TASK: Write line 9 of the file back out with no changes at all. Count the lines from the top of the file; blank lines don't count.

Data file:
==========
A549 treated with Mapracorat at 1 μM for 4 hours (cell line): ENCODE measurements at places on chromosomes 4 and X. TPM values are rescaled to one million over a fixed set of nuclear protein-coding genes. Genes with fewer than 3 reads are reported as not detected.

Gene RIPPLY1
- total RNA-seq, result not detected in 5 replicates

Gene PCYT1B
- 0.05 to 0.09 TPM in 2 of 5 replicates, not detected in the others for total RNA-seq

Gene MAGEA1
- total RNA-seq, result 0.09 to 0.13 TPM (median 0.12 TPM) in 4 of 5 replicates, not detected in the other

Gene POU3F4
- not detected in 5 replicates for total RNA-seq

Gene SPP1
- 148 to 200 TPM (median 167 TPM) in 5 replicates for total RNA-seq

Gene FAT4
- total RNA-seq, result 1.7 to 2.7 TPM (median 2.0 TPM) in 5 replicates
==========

- not detected in 5 replicates for total RNA-seq